By Mónica Delgado
Some years ago, Romanian filmmaker Cristi Puiu gave an acting workshop at Les Chantiers Nomades center in Toulouse, where the actors and actresses had to work based in the book Three Dialogues and the Tale of the Antichrist, from the philosopher, theologian and Russian writer Vladimir Soloviev. A particular film came from this work, the marvelous Three Exercises of Interpretation (Romania, France, 2013) who had a reduced exhibition in festivals and showcases, maybe because it’s duration, over three hours, or maybe because for the filmmaker this was just a tool to portray the results of this workshop.
The film, located in Toulouse, is divided into three episodes, where a group of characters talk about different topics like love, death, religion or politics, all under a very Rohmerian spirit of misé en scene. And very much like Puiu, there are some episodes of black humor, event mentioning in some scene the filmmaker of the moment, a certain “Achipatong”.
Beyond this production tale of Three Exercises of Interpretation, in this film we see the seed of what would become his style of camera theater patented by Sieranevada (Rumania, 2016), now with precise and very carefully composed elements: potent dialogues, development of the situations in a same space, family or friendship cores stripped naked and a necessity for the context to be a primordial element (a Bucarest post Caucescu). Thus, to watch the inclusion of the huge Malmkrog in Berlinale, allows us to associate it to this two previous works (there’s even actors from Three Exercises… who play in this new film) as urgent and vital steps in the universe of the transcendental dialog trademarked by Puiu.
Malmkrog resumes with more risk and cunning the text Three Dialogs and the Tale of the Antichrist, since it adds characters (especially women) to the conversations inspired by the forms of Plato, and reorders the way in which the Russian philosopher conceived these fragments. Puiu keeps some passages of the book almost literally, meaning that the Russian context of mid XIX century is maintained, and focuses some episodes of the film (six in total) according to the great topics that mobilized the reflections of the thinker/writer: war, the existence of god and Russian identity as ethical universes that confront the characters. Puiu also adds unseen elements: all the cast speaks in French, the house of this elite is located in Transilvania, and specially, there’s a presence of a breed of servants, butlers and home maids that configure –several times of camera- a social class about to explode.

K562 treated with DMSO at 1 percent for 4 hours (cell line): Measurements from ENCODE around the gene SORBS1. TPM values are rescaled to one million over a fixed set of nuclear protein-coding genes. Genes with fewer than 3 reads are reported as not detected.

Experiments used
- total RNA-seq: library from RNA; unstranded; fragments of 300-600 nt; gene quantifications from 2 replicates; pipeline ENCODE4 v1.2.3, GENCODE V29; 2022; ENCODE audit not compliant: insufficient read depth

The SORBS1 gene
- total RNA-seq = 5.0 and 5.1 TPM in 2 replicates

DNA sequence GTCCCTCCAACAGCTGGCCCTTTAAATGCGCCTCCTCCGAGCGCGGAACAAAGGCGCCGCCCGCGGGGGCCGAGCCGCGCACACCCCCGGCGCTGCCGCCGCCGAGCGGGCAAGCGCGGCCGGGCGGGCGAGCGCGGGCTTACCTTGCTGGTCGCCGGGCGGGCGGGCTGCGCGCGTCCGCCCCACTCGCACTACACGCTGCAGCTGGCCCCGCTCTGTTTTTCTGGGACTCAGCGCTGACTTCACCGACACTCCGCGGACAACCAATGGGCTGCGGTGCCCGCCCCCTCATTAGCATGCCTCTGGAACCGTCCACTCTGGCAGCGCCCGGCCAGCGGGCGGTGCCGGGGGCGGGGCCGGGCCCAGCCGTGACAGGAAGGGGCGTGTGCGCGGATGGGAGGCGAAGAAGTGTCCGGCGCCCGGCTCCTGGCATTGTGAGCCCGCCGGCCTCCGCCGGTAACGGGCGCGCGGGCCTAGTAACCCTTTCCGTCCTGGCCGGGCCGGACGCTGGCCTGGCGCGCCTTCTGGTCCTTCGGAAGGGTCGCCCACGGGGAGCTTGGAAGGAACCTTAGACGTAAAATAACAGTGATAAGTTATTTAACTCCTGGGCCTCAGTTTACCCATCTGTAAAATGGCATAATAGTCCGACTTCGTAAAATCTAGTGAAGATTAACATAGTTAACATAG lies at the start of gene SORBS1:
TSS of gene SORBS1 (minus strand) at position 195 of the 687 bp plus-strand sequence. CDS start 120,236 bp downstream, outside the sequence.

The film is composed of six episodes which take the name of the characters of this aristocracy, but also of the butlers. If it’s true that Puiu concentrates all his film in the ramblings and reflections of the rich characters, according to Soloviev’s philosophy, through several days in daily rites of meals, he also shows this behind the camera of the quotidian, embodied in the working class which supports the mansion. This is why Malmkrog escapes the simple adaptation, since Puiu makes it more complex, makes it dialogue with todays’ Europe, gives it a modernity halo embodied in time jumps (or dreams) that allow us to think about the last days of this oligarchy.
A series of fixed shots work as canvases, since Puiu generates subtle tableaux vivants in this film. He is interested in getting all the details of this staging under control, where the role of the sounds of the house, or the music which peeks as an anachronistic rupture, contribute to give the idea of a whole space and time in deep connection. And in this staging (which could seem as theatrical, since everything happens inside a mansion) is where Puiu shines, transmitting this fascination for building characters which are completely autonomous in their way of thinking, even though they seem to be built to defend a thesis of a worldview. And where servitude acquires a fundamental role as a counterpart, which the filmmaker works in a very delicate way: sounds of their labor out of shot, or actions that are seen in corners of subtle camera movements. Because beyond being an extension of the universe conceived by Soloviev, what Puiu is portraying is a social distention in the preludes to the fall of Tsarism. Winds of change slowly peek. And the filmmaker achieves to materialize this nausea, this disgust against privilege, in his own way, without revolutions or chants.
The beginning of Malmkrog describes a bucolic day of snow where some privileged women walk near the mansion. The camera makes a small panning after some minutes, and it’s there where we watch how a shepherd and his flock of sheep burst in scene. Is this not a perfect social allegory for what’s to come? Because this new feature by Puiu which opened the new created Encounters section under Carlo Chatrian’s direction (who presented the film alongside the filmmaker) is, before anything, a splendid scan of socio political nature about today’s Europe, in its lockdown and conservativeness, with a thesis about religion as a starting point (even as a Dovstovieskian answer), Catholicism or the idea of evil. A point way too high in this 2020 edition of Berlinale, and the confirmation, once more, that Cristi Puiu is one of the essential names of current cinema.
Director: Cristi Puiu
Script: Cristi Puiu (according to Vladimir Soloviev’s texts)
Cinematography: Tudor Vladimir Panduru
Cast: Agathe Bosch, Ugo Broussot, Marina Palii, Diana Sakalauskaité, Frédéric Schulz-Richard, István Teglas
Production Company: Mandragora Movies / SENSE Production
Romania, Serbia, Switzerland, Sweden, Bosnia and Herzegovina-Macedonia, 2020